Wedding Planning Advice From A Non-Traditional Bride

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Photo by Chelle Wootten

Unlike some brides, I never gave my big day any thought until my partner and I decided to tie the knot two years ago. Having zero idea of what actually goes into planning a party of this magnitude and no clue of what we actually wanted, when it came to planning our wedding we had to start at square one.

I learned a thing or two planning our big day, but before I get into that, here’s a bit of backstory on our wedding so you have an idea. My now-husband and I had been together for ten years when we decided to get hitched. We live in Toronto but wanted to get married in Nova Scotia (where I’m from) and gave ourselves just over a year to plan everything. And spoiler alert: I wasn’t a traditional bride. We kept everything very low-key and threw a lot of traditions out the window for a more unique approach. Here are five things I learned along the way that will hopefully give you some clarity during your wedding planning process.

1. Stay true to you
I learned very early in the planning process that while I may not have had a set idea of what I wanted, other people did. When people started asking me questions like, “what’s the colour theme for your wedding?” and “what are you doing for your wedding cake?” I started wondering if I should reconsider our laid-back plan of action, but I would quickly come back to reality and realize those things weren’t for us. With all the excitement in the air and so many wedding resources at your fingertips, it’s very easy to get swept up in the hoopla and start throwing caution (and your budget) to the wind. I got very good at politely telling people that we were having a smaller affair sans tradition. If you have a hard time saying no, start practicing now cause you will have to say it a lot during the planning process.

2. Keep the lines of communication open
This sort of goes hand-in-hand with my previous point. It’s so easy to get wrapped up in the wedding craziness that you might (just for a split second!) forget about the other person you’re planning the event with. My husband works in design and had firm ideas about a lot of aspects our wedding, and while sometimes I just wanted to do things how I wanted, we always made decisions together. Thankfully we were on the same page for the overall vibe of our celebration, but it was still super important to discuss everything together, even the small details. Going into it I didn’t think he would want to be apart of every nitty gritty detail—and maybe your partner won’t—but it’s good to establish that before you’ve planned the whole thing in your mind.

3. Pick your priorities
In a perfect world (with an infinite budget), everyone would have their dream choice for every aspect of their wedding. But the reality is usually quite different. Right off the bat when we started planning, our focus was all over the map but eventually we boiled our priorities down to what mattered most to us: location, food/drink and music. It’s good to choose your key elements from the get-go as you probably won’t be able to splurge on everything. Flowers, decor, cake, etc, were things we thought about, but certainly didn’t break our backs to plan. You might find (like I did) that you run out of steam fairly quickly and that your energy is best put into the things you care about most.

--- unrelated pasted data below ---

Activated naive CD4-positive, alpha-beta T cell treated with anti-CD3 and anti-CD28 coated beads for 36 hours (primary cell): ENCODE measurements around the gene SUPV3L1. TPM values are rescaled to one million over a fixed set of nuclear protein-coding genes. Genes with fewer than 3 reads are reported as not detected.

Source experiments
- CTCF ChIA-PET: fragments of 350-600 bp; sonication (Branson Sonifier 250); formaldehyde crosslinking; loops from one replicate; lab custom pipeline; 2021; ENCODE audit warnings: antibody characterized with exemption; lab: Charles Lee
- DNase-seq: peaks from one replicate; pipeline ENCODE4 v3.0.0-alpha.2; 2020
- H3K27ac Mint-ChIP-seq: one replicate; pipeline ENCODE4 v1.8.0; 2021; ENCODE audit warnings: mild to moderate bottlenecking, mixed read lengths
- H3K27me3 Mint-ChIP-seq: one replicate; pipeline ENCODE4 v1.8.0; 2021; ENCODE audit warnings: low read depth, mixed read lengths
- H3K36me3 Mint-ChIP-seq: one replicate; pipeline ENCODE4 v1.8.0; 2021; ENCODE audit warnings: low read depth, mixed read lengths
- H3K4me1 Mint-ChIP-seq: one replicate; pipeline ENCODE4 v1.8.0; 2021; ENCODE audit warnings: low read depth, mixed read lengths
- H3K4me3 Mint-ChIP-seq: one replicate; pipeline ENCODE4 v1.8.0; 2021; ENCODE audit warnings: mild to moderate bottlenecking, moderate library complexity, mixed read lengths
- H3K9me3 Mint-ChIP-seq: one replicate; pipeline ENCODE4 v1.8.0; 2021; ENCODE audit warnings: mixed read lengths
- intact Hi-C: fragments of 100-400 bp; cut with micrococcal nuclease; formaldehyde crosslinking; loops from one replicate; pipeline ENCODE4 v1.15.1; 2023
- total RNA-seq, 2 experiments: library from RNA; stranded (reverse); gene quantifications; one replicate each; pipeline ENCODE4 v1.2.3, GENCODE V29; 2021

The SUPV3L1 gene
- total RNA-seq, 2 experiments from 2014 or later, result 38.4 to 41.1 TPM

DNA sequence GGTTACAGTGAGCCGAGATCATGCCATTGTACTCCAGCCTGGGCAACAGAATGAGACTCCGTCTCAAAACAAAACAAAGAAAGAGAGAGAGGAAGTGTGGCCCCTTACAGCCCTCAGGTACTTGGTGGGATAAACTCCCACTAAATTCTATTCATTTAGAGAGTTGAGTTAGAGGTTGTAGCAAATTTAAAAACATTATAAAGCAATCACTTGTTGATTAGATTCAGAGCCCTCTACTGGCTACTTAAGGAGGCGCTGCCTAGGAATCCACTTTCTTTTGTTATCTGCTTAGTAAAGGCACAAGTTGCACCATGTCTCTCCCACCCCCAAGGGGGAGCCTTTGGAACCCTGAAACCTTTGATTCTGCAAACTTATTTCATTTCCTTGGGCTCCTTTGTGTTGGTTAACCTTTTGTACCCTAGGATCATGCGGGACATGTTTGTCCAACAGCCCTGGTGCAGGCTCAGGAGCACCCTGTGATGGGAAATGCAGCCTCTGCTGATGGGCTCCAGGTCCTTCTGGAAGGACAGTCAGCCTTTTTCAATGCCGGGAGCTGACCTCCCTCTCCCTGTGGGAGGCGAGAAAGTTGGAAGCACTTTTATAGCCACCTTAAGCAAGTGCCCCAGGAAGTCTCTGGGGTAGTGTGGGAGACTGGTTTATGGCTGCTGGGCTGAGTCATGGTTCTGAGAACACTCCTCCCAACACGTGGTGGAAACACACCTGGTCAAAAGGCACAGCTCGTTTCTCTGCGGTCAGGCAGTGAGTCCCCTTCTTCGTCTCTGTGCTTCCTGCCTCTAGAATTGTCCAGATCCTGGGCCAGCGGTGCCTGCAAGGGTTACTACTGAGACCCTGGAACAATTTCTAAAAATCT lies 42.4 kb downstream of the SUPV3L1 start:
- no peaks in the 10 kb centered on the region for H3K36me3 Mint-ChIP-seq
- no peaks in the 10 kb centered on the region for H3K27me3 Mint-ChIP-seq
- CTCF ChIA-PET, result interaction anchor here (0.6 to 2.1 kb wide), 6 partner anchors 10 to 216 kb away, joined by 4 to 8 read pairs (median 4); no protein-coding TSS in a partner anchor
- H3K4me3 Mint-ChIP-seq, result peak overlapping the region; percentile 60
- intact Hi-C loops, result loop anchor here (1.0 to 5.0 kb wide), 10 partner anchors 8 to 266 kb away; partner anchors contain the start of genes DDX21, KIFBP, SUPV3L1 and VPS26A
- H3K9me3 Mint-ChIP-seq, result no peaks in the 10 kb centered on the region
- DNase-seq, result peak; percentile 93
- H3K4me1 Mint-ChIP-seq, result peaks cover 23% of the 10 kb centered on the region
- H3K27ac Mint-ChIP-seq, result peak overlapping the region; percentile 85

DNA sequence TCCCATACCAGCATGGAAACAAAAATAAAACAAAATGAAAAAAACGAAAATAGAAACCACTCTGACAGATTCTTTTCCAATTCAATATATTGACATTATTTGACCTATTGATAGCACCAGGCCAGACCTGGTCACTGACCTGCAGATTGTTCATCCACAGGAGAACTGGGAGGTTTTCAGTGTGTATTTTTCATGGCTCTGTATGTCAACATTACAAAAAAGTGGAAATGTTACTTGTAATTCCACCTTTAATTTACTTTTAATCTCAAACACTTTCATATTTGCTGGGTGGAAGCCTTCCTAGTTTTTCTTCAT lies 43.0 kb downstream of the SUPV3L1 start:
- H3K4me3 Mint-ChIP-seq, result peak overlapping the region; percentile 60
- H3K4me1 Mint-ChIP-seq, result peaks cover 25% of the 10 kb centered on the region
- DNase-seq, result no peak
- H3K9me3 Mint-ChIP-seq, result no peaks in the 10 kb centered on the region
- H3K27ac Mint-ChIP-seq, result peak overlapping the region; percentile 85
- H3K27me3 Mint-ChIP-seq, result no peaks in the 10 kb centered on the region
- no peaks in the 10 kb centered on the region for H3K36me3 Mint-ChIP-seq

4. Prep, prep, prep
This one kind of goes without saying, but I was surprised how prepared I thought I was for everything when really I could have done more beforehand. This may not apply to everyone as I’m sure some people have wedding planners or get married at a venue that takes care of a lot of the prep work, but we had a DIY approach and did everything ourselves. We tried to stay ahead of things are much as we could but it was still a challenge to complete everything before our wedding day. I learned that it’s never too early to get something done (which went against my natural procrastination tendencies). Another tip: Don’t be afraid to accept help. I didn’t want to bother anyone so I avoided asking for much help in the weeks leading up to the wedding, but people are usually asking because they genuinely want to pitch in, so let them.

5. Be in the moment
With all the time and effort that goes into planning your wedding, it’s easy to get caught up in the stress on the big day. I really encourage you to take a step back during all the festivities and really put yourself in the moment and relish every part of the day. I spent a good chunk of the evening worrying about a couple things that I didn’t take care of beforehand and looking back now I wish I had just let them go. At the end of the day, even if your planning doesn’t go completely to plan and some elements don’t come together, it doesn’t matter. Because you got married! (Yay!) No one will notice that only half the chairs have bows tied around them or a table is missing a centerpiece because they’ll be too busy admiring your newlywed blissfulness and enjoying a rip roaring party.

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